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KDF-GAC Data



Kinetic Degradation Fluxion (KDF-55) Water Filters

Kinetic Degradation Fluxion (KDF) is a high-purity copper-zinc formulation that uses a basic chemical process known as redox (oxidation/reduction) to remove chlorine, lead, mercury, iron, and hydrogen sulfide from water supplies. The process also has a mild anti-bacterial, algaecitic, and fungicitic, effect and may reduce the accumulation of lime scale.

KDF process media is used in pre-treatment and primary treatment applications to supplement or replace existing technologies in order to extend system life and to reduce heavy metal contamination, chlorine and hydrogen sulfide. It is often combined with other technologies to achieve superior overall results. Because of its effectiveness at higher water temperatures, it is often used on shower water filtration systems to remove chlorine and other contaminants.

The technology was developed by KDF Fluid Treatment, Inc. in the mid 1980s and was patented in 1987. KDF filter media meets EPA and Food and Drug Administration standards for levels of zinc and copper in potable water, and is certified by NSF International to its Standard 61 for drinking water.

How it Works
Applications

In short, the KDF redox process works by exchanging electrons with contaminants. This "give and take" of electrons converts many contaminants into harmless components. During this reaction, electrons are transferred between molecules, and new elements are created. Some harmful contaminants are changed into harmless components. Free chlorine, for instance, is changed into benign, water-soluble chloride salt, which is then carried harmlessly through the water supply. Many heavy metals such as copper, lead, mercury and others, react and bond with the KDF medium's surface, thus being effectively removed from the water supply.

KDF filters are used most often in conjunction with an activated carbon filter. They prolong the life and increase the effectiveness of carbon filters by reducing chlorine build-up. They also supplement the activated carbon filters by removing heavy metals, something that carbon-based filters are not very effective at removing.

KDF is also frequently found in home showerhead filters because of its effectiveness at higher operating temperatures and flow rates.

KDF Water Filter Media
KDF Copper-Zinc Media

What Contaminants Does KDF Remove?

KDF process media will reduce or remove chlorine, iron, hydrogen sulfide, lead, mercury, magnesium, and chromium, and may inhibit the growth of bacteria, algae, and fungi. Redox media remove up to 99% of water-soluble cations (positively-charged ions) of lead, mercury, copper, nickel, chromium, and other dissolved metals. While removal rates depend on a number of factors, more than 99% of chlorine is removed by KDF in home water treatment systems (90% in shower water filters due to high flow rate).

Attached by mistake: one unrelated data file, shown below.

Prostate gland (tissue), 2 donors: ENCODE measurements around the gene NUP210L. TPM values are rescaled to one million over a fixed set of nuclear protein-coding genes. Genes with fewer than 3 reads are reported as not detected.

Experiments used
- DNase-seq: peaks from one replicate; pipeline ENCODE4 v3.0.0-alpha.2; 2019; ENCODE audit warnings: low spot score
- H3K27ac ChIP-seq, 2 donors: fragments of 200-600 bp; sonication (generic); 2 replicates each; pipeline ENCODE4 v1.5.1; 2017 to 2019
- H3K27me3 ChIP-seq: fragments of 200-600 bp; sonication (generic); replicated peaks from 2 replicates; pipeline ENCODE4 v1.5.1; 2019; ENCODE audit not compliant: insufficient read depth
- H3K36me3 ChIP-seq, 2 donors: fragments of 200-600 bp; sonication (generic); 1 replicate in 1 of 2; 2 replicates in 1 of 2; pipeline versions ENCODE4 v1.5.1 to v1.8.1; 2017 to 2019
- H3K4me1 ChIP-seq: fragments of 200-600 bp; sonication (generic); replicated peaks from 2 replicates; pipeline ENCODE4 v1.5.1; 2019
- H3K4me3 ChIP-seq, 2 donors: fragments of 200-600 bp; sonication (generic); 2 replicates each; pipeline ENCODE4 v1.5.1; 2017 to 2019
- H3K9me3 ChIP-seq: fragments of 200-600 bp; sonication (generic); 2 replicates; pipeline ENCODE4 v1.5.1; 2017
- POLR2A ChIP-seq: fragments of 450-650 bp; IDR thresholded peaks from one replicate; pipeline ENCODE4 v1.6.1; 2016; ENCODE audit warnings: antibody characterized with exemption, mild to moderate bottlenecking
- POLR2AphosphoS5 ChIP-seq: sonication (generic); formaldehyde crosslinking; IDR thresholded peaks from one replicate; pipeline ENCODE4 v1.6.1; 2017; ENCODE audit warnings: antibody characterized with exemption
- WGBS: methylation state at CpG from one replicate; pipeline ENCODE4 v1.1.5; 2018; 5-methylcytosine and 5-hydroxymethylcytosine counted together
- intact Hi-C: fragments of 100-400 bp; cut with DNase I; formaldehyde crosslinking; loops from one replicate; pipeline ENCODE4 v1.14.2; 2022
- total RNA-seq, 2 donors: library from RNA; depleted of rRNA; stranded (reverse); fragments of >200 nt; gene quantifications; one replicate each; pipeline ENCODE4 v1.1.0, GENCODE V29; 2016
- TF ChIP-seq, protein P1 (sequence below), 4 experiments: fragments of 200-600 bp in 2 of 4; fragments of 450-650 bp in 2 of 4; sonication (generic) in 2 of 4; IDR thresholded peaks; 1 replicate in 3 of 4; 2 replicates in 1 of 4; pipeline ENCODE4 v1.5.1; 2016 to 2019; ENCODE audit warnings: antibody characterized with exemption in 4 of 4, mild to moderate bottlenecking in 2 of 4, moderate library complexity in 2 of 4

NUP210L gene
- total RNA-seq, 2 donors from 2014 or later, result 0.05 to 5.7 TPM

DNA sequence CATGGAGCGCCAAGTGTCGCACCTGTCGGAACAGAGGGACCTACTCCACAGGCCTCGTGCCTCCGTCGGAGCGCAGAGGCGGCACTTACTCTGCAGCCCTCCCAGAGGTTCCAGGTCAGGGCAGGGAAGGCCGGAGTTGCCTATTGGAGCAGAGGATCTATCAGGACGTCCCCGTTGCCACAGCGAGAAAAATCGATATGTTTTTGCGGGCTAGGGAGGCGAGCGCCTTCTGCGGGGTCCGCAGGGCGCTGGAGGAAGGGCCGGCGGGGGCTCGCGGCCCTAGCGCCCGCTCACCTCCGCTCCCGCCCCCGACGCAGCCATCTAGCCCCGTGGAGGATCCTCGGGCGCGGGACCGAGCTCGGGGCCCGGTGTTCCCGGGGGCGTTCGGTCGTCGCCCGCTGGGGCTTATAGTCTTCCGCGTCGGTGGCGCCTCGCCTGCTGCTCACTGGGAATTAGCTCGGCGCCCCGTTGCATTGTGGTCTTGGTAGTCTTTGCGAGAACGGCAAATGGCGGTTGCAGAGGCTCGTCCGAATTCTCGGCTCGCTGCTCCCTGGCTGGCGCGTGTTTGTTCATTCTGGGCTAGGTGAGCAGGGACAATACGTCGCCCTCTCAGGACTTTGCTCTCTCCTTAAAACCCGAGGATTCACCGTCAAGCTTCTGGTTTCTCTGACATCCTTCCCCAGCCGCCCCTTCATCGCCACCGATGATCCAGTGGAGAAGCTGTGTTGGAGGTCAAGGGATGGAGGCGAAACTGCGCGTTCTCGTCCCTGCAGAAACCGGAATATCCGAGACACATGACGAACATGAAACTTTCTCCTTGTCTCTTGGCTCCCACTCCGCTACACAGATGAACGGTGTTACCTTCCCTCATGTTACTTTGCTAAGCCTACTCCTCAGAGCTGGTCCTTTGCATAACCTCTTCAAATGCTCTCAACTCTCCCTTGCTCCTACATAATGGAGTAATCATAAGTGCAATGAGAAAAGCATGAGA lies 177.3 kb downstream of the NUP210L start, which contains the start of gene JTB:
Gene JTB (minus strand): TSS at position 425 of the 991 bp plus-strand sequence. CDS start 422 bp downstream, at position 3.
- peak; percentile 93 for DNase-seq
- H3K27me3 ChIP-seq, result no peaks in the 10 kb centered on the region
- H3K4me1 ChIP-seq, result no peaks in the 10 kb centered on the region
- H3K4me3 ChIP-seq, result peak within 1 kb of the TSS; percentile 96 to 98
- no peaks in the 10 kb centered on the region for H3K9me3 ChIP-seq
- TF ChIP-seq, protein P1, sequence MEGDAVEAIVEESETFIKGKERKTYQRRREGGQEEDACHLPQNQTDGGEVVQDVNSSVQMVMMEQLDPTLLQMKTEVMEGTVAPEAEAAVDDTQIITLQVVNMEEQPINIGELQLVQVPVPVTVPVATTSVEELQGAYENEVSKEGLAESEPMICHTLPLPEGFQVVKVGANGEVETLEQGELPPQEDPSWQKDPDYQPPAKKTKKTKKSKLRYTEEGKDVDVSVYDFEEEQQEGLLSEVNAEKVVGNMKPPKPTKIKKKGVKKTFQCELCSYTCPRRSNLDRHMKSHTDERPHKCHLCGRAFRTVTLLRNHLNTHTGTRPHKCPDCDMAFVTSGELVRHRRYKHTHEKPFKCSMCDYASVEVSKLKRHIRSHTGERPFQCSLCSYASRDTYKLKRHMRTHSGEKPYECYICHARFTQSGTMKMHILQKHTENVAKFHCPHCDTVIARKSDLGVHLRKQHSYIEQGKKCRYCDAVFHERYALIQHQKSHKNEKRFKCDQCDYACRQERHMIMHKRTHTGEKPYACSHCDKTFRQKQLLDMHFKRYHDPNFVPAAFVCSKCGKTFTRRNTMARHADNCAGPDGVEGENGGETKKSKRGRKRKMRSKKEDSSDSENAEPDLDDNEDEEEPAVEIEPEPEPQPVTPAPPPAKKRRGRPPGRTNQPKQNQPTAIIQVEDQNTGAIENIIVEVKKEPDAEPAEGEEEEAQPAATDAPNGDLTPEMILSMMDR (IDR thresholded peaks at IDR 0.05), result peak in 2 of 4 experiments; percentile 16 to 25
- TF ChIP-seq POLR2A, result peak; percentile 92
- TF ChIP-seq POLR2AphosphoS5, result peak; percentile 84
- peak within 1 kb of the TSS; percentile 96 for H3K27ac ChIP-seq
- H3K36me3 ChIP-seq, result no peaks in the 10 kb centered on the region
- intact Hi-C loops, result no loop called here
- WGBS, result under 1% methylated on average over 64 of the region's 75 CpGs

Note: Chart below is based on KDF-55 combined with basic activated carbon filter.

Bacteria Bad Tastes
& Odors
Chlorine Fluoride Heavy
Metals
Hydrogen sulfide Nitrates Radon Sediment Viruses VOC's
Mimimal Removes Removes Minimal Removes Removes Minimal Reduces Reduces Minimal Removes

Removes = Effectively Removes        Reduces = Significantly Reduces        Minimal = Minimal or No Removal
Advantages
Disadvantages

  • effective removal of wide range of contaminants
  • cost effective
  • extend life and efficiency of carbon (GAC) filters
  • remains effective at higher water temperatures

  • best when combined with other filtration technologies, such as activated carbon, for full spectrum protection
  • Frequently Asked Questions About KDF Filtration

    1. What is KDF?
    Kinetic Degradation Fluxion (KDF) is a high-purity copper-zinc formulation that uses a basic chemical process known as redox (oxidation/reduction) to remove chlorine, lead, mercury, iron, and hydrogen sulfide from water supplies.

    2. How does KDF Work?
    In short, the KDF redox process works by exchanging electrons with contaminants. This "give and take" of electrons converts many contaminants into harmless components. During this reaction, electrons are transferred between molecules, and new elements are created. Some harmful contaminants are changed into harmless components. Others are electrochemically bound to the KDF media.

    3. What Contaminants Does KDF Remove?
    KDF process media works to reduce or remove chlorine, iron, hydrogen sulfide, lead, mercury, magnesium, and chromium. It may also inhibit the growth of bacteria, algae, and fungi. Redox media removes up to 99% of water-soluble cations (positively-charged ions) of lead, mercury, copper, nickel, chromium, and other dissolved metals. More than 99% of chlorine is generally removed.